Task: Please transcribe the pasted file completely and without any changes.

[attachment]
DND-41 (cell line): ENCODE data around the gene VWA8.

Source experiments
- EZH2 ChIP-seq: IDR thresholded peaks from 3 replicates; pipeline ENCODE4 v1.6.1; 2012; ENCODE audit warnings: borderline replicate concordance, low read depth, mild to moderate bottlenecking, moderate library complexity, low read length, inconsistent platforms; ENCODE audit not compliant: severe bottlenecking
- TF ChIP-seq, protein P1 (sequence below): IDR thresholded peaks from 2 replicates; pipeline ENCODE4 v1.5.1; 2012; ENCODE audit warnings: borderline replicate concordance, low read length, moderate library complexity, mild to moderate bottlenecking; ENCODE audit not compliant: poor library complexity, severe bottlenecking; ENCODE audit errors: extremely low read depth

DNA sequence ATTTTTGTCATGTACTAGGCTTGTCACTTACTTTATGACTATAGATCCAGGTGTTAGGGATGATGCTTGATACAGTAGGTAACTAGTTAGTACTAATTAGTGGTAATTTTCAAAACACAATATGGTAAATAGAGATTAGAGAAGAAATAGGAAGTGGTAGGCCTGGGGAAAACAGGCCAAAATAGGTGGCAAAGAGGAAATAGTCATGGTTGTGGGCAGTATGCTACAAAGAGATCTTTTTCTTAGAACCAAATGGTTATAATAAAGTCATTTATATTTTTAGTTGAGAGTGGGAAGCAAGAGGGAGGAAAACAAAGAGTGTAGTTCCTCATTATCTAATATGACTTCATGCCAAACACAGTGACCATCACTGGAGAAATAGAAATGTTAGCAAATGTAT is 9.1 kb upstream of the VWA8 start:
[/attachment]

DND-41 (cell line): ENCODE data around the gene VWA8.

Source experiments
- EZH2 ChIP-seq: IDR thresholded peaks from 3 replicates; pipeline ENCODE4 v1.6.1; 2012; ENCODE audit warnings: borderline replicate concordance, low read depth, mild to moderate bottlenecking, moderate library complexity, low read length, inconsistent platforms; ENCODE audit not compliant: severe bottlenecking
- TF ChIP-seq, protein P1 (sequence below): IDR thresholded peaks from 2 replicates; pipeline ENCODE4 v1.5.1; 2012; ENCODE audit warnings: borderline replicate concordance, low read length, moderate library complexity, mild to moderate bottlenecking; ENCODE audit not compliant: poor library complexity, severe bottlenecking; ENCODE audit errors: extremely low read depth

DNA sequence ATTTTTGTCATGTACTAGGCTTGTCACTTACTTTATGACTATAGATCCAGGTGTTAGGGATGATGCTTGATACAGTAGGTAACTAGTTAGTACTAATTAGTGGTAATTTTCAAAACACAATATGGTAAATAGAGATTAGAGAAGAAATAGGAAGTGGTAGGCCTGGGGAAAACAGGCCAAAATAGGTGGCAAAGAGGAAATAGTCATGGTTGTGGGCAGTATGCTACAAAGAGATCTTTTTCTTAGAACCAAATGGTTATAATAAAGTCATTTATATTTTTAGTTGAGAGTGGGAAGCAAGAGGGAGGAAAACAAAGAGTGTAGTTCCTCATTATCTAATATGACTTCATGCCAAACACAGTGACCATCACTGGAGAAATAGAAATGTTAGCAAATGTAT is 9.1 kb upstream of the VWA8 start: